I must remember to try this out-of-office email strategy.
What you see is the big map of a sea of literature, one where each island represents a single author, and each city represents a book. The map represents a selection of 113 008 authors and 145 162 books.
This is a poetic experiment where we hope you will get lost for a while.
Using ligatures to create a s*** font that f***ing censors bad language automatically.
Join your favorite authors on Zoom where you can have spirited discussions from the privacy of our own quarantined space!
I reckon a lot of websites have bad accessibility not because folks don’t care, but because they don’t know there’s an issue in the first place.
The headline is begging the question (I don’t think accessible websites are so hard to build), but I agree with Robin’s idea:
What if our text editors caught accessibility issues and showed them to us during development?
This is something that Hidde has been talking about recently too, looking at content management systems.
¶, &, @, ‽, ☺, #, and ☛.
Three authors pick their favourite book by Philip K Dick:
- Nicola Barker: Puttering About in a Small Land
- Michael Moorcock: Time Out of Joint
- Adam Roberts: Do Androids Dream of Electric Sheep?
A thoroughly lovely look at the octothorpe that skewers a myth or two along the way.
Now that Five Simple Steps has closed down, the individual authors are in charge of distributing their own books. This site links to all of those books.
A short profile of Michael Moorcock’s Elric series (though, for me, Jerry Cornelius is the champion that remains eternal in my memory).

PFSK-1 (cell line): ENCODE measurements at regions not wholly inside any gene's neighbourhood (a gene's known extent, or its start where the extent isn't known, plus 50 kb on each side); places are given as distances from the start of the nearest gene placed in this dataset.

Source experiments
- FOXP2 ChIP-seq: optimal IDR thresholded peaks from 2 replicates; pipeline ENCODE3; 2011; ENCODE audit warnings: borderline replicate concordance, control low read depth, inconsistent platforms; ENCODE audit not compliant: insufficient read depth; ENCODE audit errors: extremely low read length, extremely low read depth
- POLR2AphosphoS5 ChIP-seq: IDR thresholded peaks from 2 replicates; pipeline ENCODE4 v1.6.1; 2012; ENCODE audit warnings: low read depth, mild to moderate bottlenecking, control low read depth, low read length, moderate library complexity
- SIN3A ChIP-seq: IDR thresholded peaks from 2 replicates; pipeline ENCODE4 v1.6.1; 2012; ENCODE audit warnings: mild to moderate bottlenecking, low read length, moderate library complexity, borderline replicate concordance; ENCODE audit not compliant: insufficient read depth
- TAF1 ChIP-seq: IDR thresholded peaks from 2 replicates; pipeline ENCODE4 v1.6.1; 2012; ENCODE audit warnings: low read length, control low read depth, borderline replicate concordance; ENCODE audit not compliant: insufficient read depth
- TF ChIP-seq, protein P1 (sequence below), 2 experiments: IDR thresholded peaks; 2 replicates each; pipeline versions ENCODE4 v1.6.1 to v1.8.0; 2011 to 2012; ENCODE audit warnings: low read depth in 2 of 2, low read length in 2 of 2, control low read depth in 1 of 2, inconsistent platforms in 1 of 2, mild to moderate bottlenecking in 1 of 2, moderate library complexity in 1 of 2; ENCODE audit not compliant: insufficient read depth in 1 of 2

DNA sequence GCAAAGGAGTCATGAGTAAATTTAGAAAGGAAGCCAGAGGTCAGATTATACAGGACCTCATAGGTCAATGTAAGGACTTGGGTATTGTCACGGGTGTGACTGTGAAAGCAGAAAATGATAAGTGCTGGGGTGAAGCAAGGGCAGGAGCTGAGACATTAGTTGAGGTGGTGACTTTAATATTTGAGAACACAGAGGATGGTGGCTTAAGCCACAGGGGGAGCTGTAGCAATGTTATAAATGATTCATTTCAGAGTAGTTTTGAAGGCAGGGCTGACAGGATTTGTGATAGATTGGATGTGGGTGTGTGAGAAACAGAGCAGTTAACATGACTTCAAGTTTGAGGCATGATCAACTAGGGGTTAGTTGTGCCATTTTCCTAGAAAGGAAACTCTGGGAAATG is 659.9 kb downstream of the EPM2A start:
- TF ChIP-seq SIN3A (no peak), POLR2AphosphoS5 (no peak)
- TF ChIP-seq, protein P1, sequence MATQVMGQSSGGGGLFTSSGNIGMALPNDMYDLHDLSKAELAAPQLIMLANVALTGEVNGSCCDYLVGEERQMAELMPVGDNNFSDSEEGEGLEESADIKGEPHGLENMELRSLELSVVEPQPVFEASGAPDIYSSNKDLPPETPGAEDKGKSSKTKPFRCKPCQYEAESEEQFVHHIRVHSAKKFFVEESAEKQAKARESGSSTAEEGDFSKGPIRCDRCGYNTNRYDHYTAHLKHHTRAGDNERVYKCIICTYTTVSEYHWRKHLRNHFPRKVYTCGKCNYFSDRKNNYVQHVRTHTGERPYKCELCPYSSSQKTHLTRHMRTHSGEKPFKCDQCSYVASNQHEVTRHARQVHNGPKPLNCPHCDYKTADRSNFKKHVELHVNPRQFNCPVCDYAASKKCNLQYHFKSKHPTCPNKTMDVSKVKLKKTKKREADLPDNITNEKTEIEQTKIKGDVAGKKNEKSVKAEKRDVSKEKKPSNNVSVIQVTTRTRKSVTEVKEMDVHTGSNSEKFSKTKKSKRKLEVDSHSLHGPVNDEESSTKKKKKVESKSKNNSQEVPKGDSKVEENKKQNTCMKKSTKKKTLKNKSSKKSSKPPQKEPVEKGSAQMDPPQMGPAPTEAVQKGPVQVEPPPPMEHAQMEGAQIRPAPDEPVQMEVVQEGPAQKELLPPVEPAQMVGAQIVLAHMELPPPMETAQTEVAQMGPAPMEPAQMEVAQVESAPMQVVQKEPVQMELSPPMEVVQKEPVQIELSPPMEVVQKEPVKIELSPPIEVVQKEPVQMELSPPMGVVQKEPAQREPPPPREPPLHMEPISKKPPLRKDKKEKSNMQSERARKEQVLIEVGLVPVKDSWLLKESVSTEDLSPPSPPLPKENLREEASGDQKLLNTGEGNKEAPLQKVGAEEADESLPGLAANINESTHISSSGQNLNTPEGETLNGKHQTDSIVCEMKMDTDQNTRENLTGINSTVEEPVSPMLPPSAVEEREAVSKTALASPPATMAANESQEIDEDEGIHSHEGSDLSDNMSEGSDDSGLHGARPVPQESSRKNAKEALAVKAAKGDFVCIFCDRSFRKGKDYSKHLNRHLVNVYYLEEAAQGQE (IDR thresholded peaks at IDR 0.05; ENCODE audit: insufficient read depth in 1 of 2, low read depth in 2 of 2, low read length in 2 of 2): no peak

Brian Aldiss: ‘These days I don’t read any science fiction. I only read Tolstoy’ | Books | The Guardian
A profile of Brian Aldiss in The Guardian.
I still can’t quite believe I managed to get him for last year’s Brighton SF.
Maciej’s talk from this year’s XOXO—excellent stuff!
Thanks to Jason Scott, every episode of The Sound Of Young America ever recorded is now stored on the Internet Archive. Get huffduffing!
The dominance of the desktop browser is over – the web has become wider. After so long painting in a tiny corner of the canvas, it’s time to broaden our approach.
It’s understandable that the community is somewhat nervous about the changes ahead. So far, we’ve mostly responded by scratching around for device-specific tips, but this isn’t sustainable or scalable. We should transcend “platformism” and instead learn to design for diverse contexts, displays, connectivity, and inputs by breaking devices down into first principles. Instead of the defective dichotomy of the “desktop” and “mobile” web, designers should aim to create great user experiences using the truly fluid nature of the web.
Margaret Atwood is all kinds of wonderful.
Don't be too proud of this technological terror you have created.
A beautiful PDF literary magazine, designed to be printed out and read away from the computer. I'd still love to see an HTML version.
Aleks pointed me to this sort-of ARG involving authors in London. Could be good fun.
Science-fiction author Lews Shiner is releasing many of his short stories online for free (HTML or PDF).